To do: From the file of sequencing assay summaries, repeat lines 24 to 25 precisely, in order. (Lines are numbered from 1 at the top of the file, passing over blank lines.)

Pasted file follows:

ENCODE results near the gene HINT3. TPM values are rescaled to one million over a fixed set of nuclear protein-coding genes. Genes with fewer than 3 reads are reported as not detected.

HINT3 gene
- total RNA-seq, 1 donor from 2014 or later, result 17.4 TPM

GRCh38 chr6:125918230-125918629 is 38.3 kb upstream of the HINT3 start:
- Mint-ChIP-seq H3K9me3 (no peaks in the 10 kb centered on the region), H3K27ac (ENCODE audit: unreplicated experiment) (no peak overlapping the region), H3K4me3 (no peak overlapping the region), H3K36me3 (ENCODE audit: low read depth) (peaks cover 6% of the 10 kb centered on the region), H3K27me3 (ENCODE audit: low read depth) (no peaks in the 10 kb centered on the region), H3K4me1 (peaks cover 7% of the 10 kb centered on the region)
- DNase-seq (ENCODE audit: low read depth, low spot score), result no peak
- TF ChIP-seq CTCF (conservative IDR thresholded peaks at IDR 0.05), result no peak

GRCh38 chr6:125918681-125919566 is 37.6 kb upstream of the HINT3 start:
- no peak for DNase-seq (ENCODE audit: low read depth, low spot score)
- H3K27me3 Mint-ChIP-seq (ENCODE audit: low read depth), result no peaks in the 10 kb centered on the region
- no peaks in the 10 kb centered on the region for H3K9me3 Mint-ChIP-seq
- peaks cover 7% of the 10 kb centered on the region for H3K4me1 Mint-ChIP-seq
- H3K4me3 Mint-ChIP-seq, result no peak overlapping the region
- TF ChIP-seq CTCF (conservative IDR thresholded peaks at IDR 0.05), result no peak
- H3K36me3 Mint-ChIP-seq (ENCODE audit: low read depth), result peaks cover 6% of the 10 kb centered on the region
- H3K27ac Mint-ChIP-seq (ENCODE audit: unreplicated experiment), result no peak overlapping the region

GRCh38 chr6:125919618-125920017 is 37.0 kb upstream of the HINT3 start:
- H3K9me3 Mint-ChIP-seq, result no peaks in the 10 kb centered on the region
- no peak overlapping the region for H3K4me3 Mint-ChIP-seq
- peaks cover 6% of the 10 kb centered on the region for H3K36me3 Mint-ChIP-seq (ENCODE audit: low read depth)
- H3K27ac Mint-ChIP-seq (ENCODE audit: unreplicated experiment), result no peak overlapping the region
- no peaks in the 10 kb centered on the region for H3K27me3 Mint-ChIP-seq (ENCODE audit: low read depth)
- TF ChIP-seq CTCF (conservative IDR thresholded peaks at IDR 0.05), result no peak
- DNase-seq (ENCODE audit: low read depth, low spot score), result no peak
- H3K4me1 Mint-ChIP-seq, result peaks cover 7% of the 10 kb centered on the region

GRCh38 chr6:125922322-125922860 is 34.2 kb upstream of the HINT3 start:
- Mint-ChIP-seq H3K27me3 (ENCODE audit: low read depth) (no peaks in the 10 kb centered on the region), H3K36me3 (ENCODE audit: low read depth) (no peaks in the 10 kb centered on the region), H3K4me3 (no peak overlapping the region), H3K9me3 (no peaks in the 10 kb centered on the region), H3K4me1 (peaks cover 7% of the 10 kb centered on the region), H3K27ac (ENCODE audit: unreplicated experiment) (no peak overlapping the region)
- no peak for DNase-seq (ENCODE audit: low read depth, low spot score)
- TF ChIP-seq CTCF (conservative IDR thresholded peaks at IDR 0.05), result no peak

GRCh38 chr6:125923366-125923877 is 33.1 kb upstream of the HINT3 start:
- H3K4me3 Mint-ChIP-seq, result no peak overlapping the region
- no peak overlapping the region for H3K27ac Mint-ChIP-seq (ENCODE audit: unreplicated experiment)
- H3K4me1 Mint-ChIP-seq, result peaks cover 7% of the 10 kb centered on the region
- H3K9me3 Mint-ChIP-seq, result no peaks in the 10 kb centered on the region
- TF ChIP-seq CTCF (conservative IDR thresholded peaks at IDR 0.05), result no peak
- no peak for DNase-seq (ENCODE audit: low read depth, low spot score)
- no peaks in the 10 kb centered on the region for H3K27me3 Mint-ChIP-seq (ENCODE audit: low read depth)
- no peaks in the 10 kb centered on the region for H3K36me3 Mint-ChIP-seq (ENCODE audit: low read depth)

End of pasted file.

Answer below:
- DNase-seq (ENCODE audit: low read depth, low spot score), result no peak
- H3K4me1 Mint-ChIP-seq, result peaks cover 7% of the 10 kb centered on the region